Police reform scholarship tends to emphasize the bureaucratic nature of problems in policing, and, in turn, proposes administrative solutions, such as providing more training or critiquing specific language in a manual. This comment argues that instead of viewing policing problems as at their core administrative, we should be willing to view them, at least in part, as moral failings warranting ethical solutions. This perspective allows research on police reform to draw from a much larger corpus of existing ethical writings. This paper applies ethical theory to police reform in the specific context of U.S. v. Warren, arguing that the success of the reforms implemented in the Warren Police Department is due in large part to the department’s use of Aristotle’s theory of “ethical modeling”: ethics is best taught by providing people with moral models whose behavior they can emulate. Other police departments can apply Aristotelian ethical theory by providing positive models from which officers can learn proper policing practices. This can be accomplished in several ways, such as expanding the use of mentoring programs, using more hypothetical role-playing in training, and publicizing stories of officers who properly de-escalated tense situations.
Under the authority provided by 42 U.S.C. § 14141, the Department of Justice (DOJ) can file a lawsuit against a local police department for a “pattern or practice of conduct . . . that deprives persons of rights, privileges, or immunities secured or protected by the Constitution or laws of the United States.” The DOJ filed a claim against the Warren Police Department (WPD) in 2012 using this statute. While the Technical Assistance Letter that the DOJ issued as a result of its investigation was largely ineffective in facilitating reform, the Settlement Agreement which the lawsuit produced led to several reforms in the following years, most of which are largely regarded as successful. This paper examines U.S. v. Warren to identify why the Settlement Agreement reforms in Warren were so successful and how those factors can be used in the future to create meaningful reform in other police departments.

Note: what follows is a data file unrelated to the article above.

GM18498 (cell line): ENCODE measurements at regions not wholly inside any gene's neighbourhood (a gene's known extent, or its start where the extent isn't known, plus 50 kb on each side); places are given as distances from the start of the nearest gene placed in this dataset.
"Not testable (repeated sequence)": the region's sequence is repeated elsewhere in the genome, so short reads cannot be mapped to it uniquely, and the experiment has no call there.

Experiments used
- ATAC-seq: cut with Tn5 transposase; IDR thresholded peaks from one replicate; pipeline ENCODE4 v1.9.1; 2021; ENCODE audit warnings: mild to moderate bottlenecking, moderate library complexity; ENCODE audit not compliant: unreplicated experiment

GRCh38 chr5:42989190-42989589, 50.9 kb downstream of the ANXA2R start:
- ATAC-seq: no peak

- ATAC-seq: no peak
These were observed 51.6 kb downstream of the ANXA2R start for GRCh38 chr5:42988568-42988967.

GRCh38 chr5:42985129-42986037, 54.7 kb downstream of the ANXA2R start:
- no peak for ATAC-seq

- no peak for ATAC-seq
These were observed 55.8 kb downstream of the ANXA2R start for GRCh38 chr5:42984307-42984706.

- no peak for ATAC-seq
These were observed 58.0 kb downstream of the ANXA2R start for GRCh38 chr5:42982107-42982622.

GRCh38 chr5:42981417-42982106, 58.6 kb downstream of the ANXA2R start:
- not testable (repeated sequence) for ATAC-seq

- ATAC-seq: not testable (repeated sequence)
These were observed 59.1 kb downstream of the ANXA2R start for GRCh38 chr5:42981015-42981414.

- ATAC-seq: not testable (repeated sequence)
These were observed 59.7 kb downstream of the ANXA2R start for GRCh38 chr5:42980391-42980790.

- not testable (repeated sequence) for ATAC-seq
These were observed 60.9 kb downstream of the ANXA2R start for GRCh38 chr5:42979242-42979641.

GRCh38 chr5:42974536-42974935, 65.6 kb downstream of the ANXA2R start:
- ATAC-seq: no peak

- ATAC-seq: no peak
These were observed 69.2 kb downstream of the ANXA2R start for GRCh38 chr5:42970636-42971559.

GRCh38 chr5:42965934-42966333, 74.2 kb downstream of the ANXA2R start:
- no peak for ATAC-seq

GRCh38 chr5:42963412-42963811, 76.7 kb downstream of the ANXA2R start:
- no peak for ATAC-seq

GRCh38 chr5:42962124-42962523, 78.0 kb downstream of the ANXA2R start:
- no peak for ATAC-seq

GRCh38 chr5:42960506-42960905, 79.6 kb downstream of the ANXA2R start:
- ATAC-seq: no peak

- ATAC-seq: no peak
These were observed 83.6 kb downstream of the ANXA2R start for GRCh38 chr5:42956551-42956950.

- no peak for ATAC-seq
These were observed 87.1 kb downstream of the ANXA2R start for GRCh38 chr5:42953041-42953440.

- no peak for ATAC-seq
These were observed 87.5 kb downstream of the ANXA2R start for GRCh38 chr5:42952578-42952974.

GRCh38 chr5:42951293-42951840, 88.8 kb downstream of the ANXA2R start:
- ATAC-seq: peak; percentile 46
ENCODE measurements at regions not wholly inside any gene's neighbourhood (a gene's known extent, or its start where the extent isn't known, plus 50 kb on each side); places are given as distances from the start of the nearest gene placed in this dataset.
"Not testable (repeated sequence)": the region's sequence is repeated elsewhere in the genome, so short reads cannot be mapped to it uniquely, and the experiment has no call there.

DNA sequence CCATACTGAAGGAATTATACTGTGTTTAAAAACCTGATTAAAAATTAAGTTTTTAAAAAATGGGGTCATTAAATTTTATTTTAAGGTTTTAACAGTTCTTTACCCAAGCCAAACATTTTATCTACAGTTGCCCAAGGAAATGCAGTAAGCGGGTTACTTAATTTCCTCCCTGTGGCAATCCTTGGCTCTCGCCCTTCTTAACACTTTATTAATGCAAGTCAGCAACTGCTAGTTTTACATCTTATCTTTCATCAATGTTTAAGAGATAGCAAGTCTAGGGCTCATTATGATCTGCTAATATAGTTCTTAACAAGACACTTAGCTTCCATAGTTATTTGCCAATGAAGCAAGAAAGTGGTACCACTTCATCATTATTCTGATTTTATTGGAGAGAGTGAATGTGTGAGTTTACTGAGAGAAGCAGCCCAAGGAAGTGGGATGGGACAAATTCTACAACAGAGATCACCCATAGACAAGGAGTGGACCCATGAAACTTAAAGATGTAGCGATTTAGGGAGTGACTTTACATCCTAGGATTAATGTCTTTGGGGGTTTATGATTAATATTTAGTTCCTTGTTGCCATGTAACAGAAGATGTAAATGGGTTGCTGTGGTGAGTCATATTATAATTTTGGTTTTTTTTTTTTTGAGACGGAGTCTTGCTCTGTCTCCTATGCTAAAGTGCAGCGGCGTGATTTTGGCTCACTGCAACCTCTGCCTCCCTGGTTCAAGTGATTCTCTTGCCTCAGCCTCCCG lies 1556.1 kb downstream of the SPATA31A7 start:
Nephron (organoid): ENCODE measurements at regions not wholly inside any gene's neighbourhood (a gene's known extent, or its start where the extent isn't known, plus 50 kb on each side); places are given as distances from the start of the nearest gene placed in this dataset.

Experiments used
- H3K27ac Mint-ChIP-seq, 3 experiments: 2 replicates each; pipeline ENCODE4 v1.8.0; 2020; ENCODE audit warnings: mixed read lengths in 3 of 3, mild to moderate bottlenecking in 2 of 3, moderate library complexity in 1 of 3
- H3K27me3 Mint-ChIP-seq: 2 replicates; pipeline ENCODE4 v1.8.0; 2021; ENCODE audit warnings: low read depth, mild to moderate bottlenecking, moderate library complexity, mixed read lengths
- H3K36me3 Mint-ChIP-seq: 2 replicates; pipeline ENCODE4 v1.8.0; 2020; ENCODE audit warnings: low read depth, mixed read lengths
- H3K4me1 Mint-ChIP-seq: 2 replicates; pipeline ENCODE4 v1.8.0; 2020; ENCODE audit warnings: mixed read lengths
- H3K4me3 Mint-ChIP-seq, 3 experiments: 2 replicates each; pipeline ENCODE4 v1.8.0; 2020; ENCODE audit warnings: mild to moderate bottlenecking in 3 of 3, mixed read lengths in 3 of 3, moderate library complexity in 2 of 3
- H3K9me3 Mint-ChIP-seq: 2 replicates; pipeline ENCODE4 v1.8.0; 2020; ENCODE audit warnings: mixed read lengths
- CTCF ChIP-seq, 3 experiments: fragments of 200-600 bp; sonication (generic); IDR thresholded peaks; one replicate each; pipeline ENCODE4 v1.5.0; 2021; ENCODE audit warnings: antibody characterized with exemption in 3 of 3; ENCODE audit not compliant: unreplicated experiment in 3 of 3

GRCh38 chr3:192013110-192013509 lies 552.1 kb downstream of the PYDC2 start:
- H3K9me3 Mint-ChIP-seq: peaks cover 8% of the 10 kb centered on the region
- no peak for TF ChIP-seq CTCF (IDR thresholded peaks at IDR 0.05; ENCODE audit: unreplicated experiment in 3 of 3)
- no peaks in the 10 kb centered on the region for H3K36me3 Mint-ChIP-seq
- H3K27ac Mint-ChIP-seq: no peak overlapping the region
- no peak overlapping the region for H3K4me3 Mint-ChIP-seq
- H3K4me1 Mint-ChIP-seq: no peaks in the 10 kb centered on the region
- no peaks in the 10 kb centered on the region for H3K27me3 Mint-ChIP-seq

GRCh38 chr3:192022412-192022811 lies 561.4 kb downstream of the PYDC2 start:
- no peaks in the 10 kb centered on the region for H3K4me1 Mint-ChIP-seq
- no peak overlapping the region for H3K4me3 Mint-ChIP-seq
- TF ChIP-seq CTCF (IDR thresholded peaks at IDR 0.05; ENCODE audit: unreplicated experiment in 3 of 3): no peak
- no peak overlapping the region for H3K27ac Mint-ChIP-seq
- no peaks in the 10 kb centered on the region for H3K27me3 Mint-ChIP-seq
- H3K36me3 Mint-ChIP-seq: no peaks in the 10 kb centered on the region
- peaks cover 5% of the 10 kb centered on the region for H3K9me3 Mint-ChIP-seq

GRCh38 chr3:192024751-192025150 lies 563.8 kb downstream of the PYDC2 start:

I argue that the predominant factor that led to success in Warren was the implementation of the Aristotelian idea that people learn ethical behavior by watching role models; the WPD implemented this idea by providing positive models of constitutional policing for officers to emulate. This modeling took several forms, such as the examples set by the leaders in the police department and the use of a mentorship program to train officers. This paper examines the Aristotelian principles in context. Part I focuses on the specific situation in Warren, Ohio, including the incidents that led to the investigation, the provisions of the Technical Assistance Letter and the Settlement Agreement, and the current state of compliance. Part II situates the practical discussion of the use of positive models within a wider ethical framework, arguing that one should view police reform at least in part as an ethical issue and thus should draw from ethical concepts when considering how to successfully implement police reform. Part III concludes by examining how the use of positive models can be used in other police reforms going forward.
“Declinations with Disgorgement” in FCPA Enforcement (pdf)
Eithan Y. Kidron
Understanding Administrative Sanctioning as Corrective Justice (pdf)
David Adam Friedman
Do We Need Help Using Yelp? Regulating Advertising on Mediated Reputation Systems (pdf)
William J. Aceves
The Civil Redress and Historical Memory Act of 2029: A Legislative Proposal (pdf)
Criminal Certification: Restoring Comity in the Categorical Approach (pdf)